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Mental health

Adolescence is a period of immense change and growth, with young people navigating new emotions, social dynamics, and life experiences. This crucial stage of development significantly impacts mental health, encompassing positive well-being, life satisfaction, and emotional regulation. Understanding the factors that influence mental health during these formative years is essential for supporting healthy development and preventing long-term problems.

This section of the HBSC study explores various dimensions of adolescent mental health, including self-rated health, self-efficacy, loneliness, and specific health complaints. By examining these factors, we can gain valuable insights into the mental well-being of young people and identify potential areas for intervention and support.

Select one of the indicators below to view data.

Key Findings

Volume 1

A focus on adolescent mental health & well-being

Cover of volume 1. HBSC study first international report volume on mental health and well-being.
  • Girls reported worse outcomes for mental health and well-being than boys across all outcomes included in the 2021/2022 Health Behaviour in School-aged Children (HBSC) survey.
  • An increasing gender difference with age was observed for all the indicators examined.
  • The proportion of adolescents who reported excellent health decreased with age. More boys than girls reported excellent health at ages 13 and 15 in nearly all countries and regions.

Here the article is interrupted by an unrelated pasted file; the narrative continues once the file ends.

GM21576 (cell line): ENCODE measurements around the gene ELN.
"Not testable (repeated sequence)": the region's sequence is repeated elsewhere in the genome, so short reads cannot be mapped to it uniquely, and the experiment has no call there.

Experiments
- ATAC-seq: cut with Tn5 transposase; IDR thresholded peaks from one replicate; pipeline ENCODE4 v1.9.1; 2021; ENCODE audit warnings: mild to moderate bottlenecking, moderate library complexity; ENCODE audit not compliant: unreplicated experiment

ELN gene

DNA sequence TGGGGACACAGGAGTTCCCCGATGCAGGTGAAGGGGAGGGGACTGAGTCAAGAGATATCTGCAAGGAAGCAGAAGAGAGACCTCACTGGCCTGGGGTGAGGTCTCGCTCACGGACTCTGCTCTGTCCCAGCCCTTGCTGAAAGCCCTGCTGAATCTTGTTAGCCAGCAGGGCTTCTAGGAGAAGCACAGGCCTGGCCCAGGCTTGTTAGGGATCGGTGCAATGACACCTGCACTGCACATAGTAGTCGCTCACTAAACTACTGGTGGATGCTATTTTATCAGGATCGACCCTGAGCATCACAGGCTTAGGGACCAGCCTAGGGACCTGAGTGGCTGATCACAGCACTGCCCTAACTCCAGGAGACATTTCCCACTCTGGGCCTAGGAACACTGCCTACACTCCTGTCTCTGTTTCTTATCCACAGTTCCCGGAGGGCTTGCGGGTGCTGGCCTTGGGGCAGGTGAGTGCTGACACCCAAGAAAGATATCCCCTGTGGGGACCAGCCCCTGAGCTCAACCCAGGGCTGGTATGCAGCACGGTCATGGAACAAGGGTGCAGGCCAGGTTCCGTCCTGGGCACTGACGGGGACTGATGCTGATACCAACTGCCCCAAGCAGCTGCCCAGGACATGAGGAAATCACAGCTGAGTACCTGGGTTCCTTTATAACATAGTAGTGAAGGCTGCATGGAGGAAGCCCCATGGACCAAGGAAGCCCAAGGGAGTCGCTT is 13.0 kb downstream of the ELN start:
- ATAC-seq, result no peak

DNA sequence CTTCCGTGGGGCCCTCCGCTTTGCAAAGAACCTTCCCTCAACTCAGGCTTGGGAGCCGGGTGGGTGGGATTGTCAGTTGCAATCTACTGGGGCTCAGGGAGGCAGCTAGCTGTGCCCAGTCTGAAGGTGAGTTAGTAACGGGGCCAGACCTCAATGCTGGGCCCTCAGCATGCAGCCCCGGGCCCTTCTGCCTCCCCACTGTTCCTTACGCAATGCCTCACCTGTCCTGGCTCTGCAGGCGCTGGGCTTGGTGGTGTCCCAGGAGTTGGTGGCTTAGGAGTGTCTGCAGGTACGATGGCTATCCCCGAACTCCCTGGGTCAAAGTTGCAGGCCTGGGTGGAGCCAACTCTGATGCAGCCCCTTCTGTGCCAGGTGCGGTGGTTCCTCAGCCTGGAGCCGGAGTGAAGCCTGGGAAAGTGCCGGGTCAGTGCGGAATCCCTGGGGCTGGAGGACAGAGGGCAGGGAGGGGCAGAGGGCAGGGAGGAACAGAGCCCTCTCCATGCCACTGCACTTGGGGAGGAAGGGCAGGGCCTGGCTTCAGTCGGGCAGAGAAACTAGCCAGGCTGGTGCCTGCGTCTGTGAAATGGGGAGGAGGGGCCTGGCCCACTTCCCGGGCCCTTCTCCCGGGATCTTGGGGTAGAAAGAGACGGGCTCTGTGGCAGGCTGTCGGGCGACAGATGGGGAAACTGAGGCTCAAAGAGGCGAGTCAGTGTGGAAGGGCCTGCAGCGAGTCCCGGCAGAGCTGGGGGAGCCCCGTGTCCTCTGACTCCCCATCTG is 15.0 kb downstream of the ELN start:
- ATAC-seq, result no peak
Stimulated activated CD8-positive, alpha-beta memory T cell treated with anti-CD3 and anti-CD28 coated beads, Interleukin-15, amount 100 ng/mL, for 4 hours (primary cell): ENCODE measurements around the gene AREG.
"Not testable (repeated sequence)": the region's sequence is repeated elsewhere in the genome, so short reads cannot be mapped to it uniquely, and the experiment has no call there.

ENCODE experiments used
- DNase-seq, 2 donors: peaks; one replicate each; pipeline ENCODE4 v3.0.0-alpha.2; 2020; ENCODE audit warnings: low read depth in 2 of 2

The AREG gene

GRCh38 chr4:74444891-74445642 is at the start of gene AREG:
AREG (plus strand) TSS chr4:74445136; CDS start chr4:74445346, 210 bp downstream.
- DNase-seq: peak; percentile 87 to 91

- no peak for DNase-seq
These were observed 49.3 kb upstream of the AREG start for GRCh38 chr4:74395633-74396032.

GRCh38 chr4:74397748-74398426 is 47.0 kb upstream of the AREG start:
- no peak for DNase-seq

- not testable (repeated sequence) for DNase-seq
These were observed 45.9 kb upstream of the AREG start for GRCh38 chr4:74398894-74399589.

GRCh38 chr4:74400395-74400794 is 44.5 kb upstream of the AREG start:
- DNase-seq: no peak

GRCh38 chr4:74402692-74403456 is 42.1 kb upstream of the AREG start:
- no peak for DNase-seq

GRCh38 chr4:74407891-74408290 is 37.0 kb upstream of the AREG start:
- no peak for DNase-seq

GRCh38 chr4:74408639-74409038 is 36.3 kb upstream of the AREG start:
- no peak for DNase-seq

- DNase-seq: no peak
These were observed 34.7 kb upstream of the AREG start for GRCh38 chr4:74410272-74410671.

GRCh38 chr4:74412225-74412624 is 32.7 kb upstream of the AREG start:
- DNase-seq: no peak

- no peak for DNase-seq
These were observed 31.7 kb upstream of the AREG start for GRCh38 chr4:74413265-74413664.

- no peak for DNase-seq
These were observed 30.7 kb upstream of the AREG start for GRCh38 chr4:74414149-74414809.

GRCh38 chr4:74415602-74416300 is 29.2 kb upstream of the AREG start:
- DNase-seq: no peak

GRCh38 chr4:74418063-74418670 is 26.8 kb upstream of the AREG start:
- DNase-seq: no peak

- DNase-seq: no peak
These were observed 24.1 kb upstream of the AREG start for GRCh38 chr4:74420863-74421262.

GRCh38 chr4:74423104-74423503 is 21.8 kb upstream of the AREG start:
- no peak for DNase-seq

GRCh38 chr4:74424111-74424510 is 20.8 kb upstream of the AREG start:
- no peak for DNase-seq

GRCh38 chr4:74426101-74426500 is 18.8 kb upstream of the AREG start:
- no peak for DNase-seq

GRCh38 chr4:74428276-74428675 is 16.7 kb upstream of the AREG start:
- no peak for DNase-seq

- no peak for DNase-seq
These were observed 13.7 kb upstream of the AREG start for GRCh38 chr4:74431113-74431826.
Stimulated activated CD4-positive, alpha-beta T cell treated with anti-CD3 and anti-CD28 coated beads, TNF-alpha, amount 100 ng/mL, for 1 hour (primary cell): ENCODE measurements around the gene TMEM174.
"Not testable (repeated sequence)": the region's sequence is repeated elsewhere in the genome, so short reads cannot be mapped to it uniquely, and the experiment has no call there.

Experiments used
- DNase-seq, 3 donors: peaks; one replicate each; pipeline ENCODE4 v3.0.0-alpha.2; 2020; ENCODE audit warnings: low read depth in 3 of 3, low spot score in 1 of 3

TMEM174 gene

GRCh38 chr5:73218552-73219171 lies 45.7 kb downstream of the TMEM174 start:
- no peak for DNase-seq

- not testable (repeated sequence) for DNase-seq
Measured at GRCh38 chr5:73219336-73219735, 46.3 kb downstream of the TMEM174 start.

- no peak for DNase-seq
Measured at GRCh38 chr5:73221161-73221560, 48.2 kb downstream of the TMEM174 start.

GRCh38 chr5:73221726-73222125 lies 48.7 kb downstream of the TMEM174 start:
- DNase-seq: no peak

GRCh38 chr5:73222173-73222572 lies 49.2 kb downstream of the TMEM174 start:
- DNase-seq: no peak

• Life satisfaction and mental well-being were higher among boys than girls across all three age groups in most countries and regions.
  • Adolescents from more affluent families reported higher levels of life satisfaction and mental well-being across almost all countries and regions.
  • Life satisfaction and self-rated health declined between the HBSC surveys in 2017/2018 and 2021/2022. This trend was more pronounced among girls.
  • Girls consistently reported higher levels of loneliness than boys, except at age 11, where gender differences were found in six countries.
  • Almost twice as many 15-year-olds (13% for boys and 28% for girls) than 11-year-olds (8% for boys and 14% for girls) reported feeling lonely in the last year.
  • Girls reported more frequent health complaints than boys across all age groups.
  • The prevalence of multiple health complaints increased with age, particularly among girls. At age 15, two-thirds of girls reported experiencing multiple health complaints compared with just over a third of boys. This gender gap is the largest since 2013/2014.
  • One-third of adolescents (33%) experienced feeling nervous or irritable more than once a week in the last six months. One in four reported sleep difficulties (29%) and/or feeling low (25%). One in five (20%) reported having headaches more than once a week.
  • The prevalence of 13- and 15-year-olds feeling low, having headaches and experiencing dizziness was twice as high for girls than for boys in most countries and regions.
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Cite this data

Cite this report: Cosma A, Abdrakhmanova S, Taut D, Schrijvers K, Catunda C, Schnohr C. Focus on adolescent mental health and well-being in Europe, central Asia and Canada. Health Behaviour in School-aged Children (HBSC) International Report from the 2021/22 survey. Volume 1. Copenhagen: WHO Regional Office for Europe; 2023. Licence: CC BY-NC-SA 3.0 IGO.

Youth Commentary

“I think there’s a lot of girls who put themselves down because they’re like ‘am I good enough? Am I strong enough? Am I capable of doing things?’ And they put themselves down and beat themselves up for nothing. They don’t appreciate themselves for who they are.”

Girl, Scotland

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